Everyone can relate to being assigned to a group project in a Gen Ed course in college. Think back to that group project. Did anyone try to shirk their responsibilities or just do a genuinely bad job, and then try to slip away and avoid everyone who tried to call attention to their poor work? It’s completely possible you could go the rest of you college career and never encounter them again.
That can’t happen in the student affairs community. Remember, it’s a VERY small field, if you don’t personally know someone from Institution-X, you probably know someone who does. So taking the easy way out isn’t an option, because, at some point, it will undoubtedly come back to haunt you. After all, as a profession, we do love to talk.
This applies not only in actual work, but also in your relationships with fellow #SAgrads, especially those at your own institution. Many of us are in programs with a strong cohort model, and the pressure to bond can seem overwhelming at times. It can seem that faculty and alumni of the program continually stress that these individuals in your class are the basis for your future network, and that your development as a group can make or break that network. They do so because it is a huge risk, and we shouldn’t let petty differences endanger our futures.
With this in mind, I’ve developed a personal set of standards, to which I’m going to try and hold myself accountable for the remainder of my #SAgrad experience, and forwards into my career.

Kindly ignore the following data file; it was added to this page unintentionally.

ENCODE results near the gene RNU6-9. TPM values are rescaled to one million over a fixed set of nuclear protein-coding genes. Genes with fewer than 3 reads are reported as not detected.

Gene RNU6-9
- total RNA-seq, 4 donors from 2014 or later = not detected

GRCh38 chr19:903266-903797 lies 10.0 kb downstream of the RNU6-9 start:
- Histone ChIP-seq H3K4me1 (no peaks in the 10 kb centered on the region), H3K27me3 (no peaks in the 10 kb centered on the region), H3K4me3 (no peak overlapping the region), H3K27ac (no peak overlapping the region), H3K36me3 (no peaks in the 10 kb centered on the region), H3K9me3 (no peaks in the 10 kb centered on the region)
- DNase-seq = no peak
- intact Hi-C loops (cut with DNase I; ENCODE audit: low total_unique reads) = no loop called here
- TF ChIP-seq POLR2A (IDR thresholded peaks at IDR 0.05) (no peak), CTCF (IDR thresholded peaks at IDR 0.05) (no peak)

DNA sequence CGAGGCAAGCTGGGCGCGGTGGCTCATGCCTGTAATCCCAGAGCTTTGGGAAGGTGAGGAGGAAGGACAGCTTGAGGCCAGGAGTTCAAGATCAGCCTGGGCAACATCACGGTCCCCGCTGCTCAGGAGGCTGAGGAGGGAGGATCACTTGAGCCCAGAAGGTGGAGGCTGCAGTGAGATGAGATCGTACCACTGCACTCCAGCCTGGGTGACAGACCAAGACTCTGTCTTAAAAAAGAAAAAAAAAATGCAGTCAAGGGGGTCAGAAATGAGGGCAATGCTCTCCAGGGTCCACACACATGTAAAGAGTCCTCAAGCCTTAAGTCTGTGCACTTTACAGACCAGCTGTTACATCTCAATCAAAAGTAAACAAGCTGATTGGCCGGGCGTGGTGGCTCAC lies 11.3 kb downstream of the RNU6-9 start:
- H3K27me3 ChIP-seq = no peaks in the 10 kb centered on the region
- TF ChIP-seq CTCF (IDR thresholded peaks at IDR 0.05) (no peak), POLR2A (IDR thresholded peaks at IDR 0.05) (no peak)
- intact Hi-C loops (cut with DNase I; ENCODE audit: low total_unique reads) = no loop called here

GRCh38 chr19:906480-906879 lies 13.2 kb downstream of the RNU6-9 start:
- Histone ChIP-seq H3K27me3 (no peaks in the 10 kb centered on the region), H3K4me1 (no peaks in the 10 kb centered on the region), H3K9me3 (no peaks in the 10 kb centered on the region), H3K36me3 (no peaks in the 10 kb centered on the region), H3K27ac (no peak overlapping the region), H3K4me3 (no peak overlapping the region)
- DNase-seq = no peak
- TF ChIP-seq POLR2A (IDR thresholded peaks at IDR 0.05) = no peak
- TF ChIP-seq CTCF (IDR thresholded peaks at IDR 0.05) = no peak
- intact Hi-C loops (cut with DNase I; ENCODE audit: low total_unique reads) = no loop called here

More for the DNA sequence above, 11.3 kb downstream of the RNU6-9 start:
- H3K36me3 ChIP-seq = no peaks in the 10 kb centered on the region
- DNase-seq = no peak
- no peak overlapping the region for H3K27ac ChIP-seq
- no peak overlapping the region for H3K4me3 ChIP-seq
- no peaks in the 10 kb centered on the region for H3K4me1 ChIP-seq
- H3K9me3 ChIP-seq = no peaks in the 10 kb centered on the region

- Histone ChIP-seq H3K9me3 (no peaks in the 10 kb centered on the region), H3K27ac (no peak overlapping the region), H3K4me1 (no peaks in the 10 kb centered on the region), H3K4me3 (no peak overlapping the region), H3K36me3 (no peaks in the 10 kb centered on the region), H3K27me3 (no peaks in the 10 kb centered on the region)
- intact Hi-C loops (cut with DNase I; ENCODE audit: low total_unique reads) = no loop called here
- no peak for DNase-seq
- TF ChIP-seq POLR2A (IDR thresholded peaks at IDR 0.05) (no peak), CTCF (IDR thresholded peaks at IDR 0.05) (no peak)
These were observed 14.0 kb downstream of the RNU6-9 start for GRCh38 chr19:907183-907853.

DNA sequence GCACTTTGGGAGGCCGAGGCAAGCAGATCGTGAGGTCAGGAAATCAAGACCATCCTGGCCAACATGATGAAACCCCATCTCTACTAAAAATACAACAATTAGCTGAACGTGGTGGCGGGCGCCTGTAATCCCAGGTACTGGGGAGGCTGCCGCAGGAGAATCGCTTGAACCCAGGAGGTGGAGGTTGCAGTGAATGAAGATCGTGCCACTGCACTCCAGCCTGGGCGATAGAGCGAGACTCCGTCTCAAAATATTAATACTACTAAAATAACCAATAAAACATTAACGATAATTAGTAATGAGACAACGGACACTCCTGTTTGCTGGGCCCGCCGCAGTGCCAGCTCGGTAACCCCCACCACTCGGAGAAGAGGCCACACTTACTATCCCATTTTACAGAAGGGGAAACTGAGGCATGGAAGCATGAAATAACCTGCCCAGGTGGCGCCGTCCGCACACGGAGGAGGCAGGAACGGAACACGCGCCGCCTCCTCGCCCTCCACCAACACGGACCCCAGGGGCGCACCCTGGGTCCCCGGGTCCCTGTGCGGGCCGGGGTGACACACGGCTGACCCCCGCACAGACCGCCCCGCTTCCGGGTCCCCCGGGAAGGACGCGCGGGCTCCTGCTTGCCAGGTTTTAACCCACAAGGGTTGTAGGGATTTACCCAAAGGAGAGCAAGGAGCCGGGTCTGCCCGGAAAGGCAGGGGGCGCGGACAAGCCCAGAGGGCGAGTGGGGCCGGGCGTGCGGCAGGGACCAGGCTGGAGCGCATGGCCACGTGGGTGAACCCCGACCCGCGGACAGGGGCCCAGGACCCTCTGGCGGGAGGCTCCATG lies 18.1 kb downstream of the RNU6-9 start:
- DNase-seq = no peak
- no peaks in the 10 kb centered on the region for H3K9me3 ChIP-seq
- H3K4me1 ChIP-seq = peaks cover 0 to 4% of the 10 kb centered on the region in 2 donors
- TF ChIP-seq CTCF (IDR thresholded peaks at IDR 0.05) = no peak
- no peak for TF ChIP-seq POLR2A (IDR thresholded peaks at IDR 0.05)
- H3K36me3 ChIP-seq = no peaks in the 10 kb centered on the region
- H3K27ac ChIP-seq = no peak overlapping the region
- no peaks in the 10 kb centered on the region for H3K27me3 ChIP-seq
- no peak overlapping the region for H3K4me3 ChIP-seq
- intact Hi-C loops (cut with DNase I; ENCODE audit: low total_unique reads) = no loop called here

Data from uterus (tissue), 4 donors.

1.) Make Friends: While it may not be feasible to be best friends with all your fellow students or colleagues, there is no reason not to find something to connect over with each individual. After all, we all share a passion for helping students, right?
2.) Be Available: I personally know the struggle of being an introvert, but sometimes you have to push yourself to spend time with those around you. The experiences we have in the classroom teach us, but it’s the other times spent together that help us grow holistically.
3.) Be Open: I myself am guilty of ignoring other’s views in preference of my own. But part of our duty as #SAprofessionals will be to teach students to stay open-minded. We do need to practice what we preach.
4.) Speak Out: On the flip side of that, you should always be free to express yourself. Never feel that you need to repress part of who you are for the benefit of others. Your experiences and beliefs can benefit the whole group.
None of us are perfect, and are likely to forget one or more of these, especially when we get stressed with the load of school and work, but mindfulness of how we interact with these individuals who are becoming lifelong colleagues is worth the extra effort.
#SABeginnings is a month long series that asks SA grad students and 1st year pros to share a piece of their journey with the entire SAC community, new and seasoned. We believe in investing in the future of our awesome profession here at SAC. For more information, check out the introduction post written by Alex Fields.